At Battle Academy 2 students study Student, Rag Week is known as StuG Week, and mortarboards are made from actual mortars. I’ve spent a few days sampling the syllabus in Slitherine’s upcoming tactical TBS and, thus far, have found very few reasons to reach for my red biro. If you happen to be searching for a pacy WW2 wargame that won’t weary your mouse hand, offend your eye, or insult your intelligence, then this hex-spurning sequel, due in September, definitely warrants a bookmark.
The original Battle Academy felt like a Bailey Bridge connecting wargaming’s hex-strewn heartland with the sunny uplands of mainstream strategy gaming. Once you’d grasped a few simple historically-based home-truths – urban environments and unsupported tanks go together like slugs and salt pans… infantry in open terrain are soap bubbles in cactus patches… – you were pretty much set. Morale, armour facing, and other groggy subtleties were so lightly sketched you could ignore them most of the time and still snatch victories.
The sequel is just as elegant, affable, and light on its tracks as its predecessor but a clutch of welcome tweaks and extra features ensures battles are more varied and resonant. Though the preview code includes a third of BA2’s thirty campaign missions, I’ve spent the majority of my time orchestrating scraps spawned by the new skirmish generator. A rather impressive piece of mechanism, the generator doesn’t only allow unpredictability relishers to specify things like engagement types (‘attack’, ‘defence’, ‘meeting engagement’, and ‘symmetrical’), map/force sizes, and unit eras, it also permits pleasingly pedantic environmental manipulation.
Once you’ve decided whether you wish to wage war in a ‘wilderness’, ‘urban’, or ‘farmland’ battlespace, and whether that battlespace should be summery or swaddled in snow, you can further customise by nudging ‘fortification’, ‘openness’ and ‘damage’ sliders. I’d like to have seen ‘rivers’ ‘hills’ and ‘muddiness’ adjusters too, but hats off to Slitherine, random terrain engines of this calibre (of any calibre) are ludicrously rare in contemporary PC wargaming.
Just because a map is hot from the map oven doesn’t mean the AI will struggle with it. My first three skirmishes all ended in crushing defeats. Caught out by the long-range killing capability of the big enemy panzers and surprised by my opponent’s willingness to defend in depth and assault en-masse, I was comprehensively humbled/Hummeled. While unscripted silicon generals don’t appear to go in for elaborate pincer movements or circuitous flanking hooks, they are rather adept at recon-by-fire, AT gun deployment, and arty and aircraft usage.
Games that turn complex war machines and multi-weapon infantry units into simple handfuls of stats often render apparently large and diverse unit selections fairly pointless. In BA2 the devs have, with a modicum of success, attempted to emphasise unit differences with a range of secondary attribute icons linked to specific but undisclosed movement, combat, and spotting modifiers. A hulking KV2 isn’t just a trundling fusion of HE, AP, and armour thickness stats, it’s a ‘Large Target’ that’s ‘Prone To Breaking Down’ and ‘Prone To Bogging’. With no leader or individual soldier representations, BA2 needs charismatic hardware, and these icons together with a 130-strong unit roster crammed with exotica, help fill the personality void.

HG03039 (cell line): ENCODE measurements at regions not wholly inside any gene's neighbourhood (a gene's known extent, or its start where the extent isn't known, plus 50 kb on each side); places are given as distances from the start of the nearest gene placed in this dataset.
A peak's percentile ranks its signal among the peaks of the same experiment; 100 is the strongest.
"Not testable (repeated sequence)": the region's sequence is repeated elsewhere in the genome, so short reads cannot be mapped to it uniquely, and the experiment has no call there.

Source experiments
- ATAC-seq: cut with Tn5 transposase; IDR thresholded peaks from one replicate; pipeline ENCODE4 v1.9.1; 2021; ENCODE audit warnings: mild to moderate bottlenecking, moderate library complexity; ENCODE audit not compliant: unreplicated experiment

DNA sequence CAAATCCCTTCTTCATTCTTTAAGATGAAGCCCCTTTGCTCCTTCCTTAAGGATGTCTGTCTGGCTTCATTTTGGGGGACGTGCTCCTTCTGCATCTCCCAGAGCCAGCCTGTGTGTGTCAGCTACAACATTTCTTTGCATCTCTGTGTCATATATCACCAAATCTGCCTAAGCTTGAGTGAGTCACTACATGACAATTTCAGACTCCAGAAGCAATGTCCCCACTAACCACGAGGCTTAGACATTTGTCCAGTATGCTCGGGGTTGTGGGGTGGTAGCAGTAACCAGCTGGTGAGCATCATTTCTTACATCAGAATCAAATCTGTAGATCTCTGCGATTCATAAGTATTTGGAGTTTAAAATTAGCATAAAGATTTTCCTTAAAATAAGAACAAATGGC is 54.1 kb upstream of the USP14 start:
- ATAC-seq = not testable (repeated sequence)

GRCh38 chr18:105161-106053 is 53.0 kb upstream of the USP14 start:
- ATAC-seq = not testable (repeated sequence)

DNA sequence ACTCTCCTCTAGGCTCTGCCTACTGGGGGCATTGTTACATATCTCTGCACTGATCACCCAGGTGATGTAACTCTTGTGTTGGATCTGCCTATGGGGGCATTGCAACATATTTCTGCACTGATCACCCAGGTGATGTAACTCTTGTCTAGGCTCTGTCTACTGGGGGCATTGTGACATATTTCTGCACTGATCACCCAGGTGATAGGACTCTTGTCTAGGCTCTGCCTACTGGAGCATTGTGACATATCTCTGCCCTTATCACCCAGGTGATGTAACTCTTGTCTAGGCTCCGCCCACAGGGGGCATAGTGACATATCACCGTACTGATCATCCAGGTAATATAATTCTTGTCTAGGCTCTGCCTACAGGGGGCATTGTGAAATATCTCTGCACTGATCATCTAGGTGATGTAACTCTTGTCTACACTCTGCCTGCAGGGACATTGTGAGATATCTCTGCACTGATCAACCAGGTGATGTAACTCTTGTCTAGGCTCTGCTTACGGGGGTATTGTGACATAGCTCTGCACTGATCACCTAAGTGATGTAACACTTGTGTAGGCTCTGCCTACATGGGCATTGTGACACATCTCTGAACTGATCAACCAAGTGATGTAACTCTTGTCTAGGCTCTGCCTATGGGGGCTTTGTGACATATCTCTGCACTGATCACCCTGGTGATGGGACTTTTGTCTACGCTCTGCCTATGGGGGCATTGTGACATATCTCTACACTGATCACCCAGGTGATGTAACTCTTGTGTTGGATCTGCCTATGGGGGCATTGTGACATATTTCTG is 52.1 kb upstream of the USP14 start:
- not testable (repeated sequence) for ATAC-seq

It’s hard not to warm to a game that lets you hurl fragile Thirties snowmobiles at Fascist frontlines, throw flame at frost-rimed pillboxes with Flammpanzers, or clear corridors in minefields with huge tank-mounted turf tenderisers. Slitherine have left few stones unturned in their search for interesting Ost Front AFVs. Katyushas along with aircraft are represented as off-map assets. Tankodesantniki and horses aren’t included but usually there’s enough halftracks and trucks about for this not to be a problem.
Whoever wrote the bit of the official website blurb that describes the combat model as ‘second-to-none’ needs a cool flannel on the forehead or a swift slap round the chops. Enriched with new infantry order types including ‘dash’ and ‘throw smoke grenades’, and new vehicle damage subtleties that simulate wounded crewmen and wrecked systems, combat is certainly more interesting and more nuanced than before, but obviously if you want real detail and realism in your T-34 vs Tiger tussles (and don’t mind the consequent increase in workload/confusion potential) you’re far better off with a Graviteam or a Battlefront product.
Smeared with gun oil and rasputitsa mud for this outing, the comicbook briefings remain a delight. Together with the annotated maps that follow them, they’re the kind of high-quality mood-setters and pithy info providers that this genre, sadly, doesn’t seem to do particularly well.
As I mentioned earlier, I haven’t seen a lot of what the campaign missions have to offer, but the couple I have completed – a night-time partisan attack on an Axis supply column, and a large Soviet assault on a heavily fortified city – were both absorbing constructions with lots of potential for tactical experimentation and costly blunders. BA2’s fairly conventional campaign approach – sequenced scenarios seasoned with a splash of pre-battle unit purchasing – may draw some criticism from reviewers come September – but it does guarantee variety and – going by my limited experience – some beautifully balanced engagements.
The Flare Path Foxer
The analytical AT rifles of Palindrome, Beowulf, and FhnuZoag potted five of Erwin’s doodles. Only a Fiat L6/40, a Vickers Light Tank, and a Horch Type 830 staff slipped past unscathed.
This week Chief Foxer Setter Roman…
- Waved at a UAV.
- Threw a radish at a Peacock.
- Punched a hay bale until his knuckles bled.
- Couldn’t bring himself to play SAM Simulator.
- Came up with a Foxer theme while shopping for toothpaste*
*and red herrings
(All foxer guesses in one comment thread, please)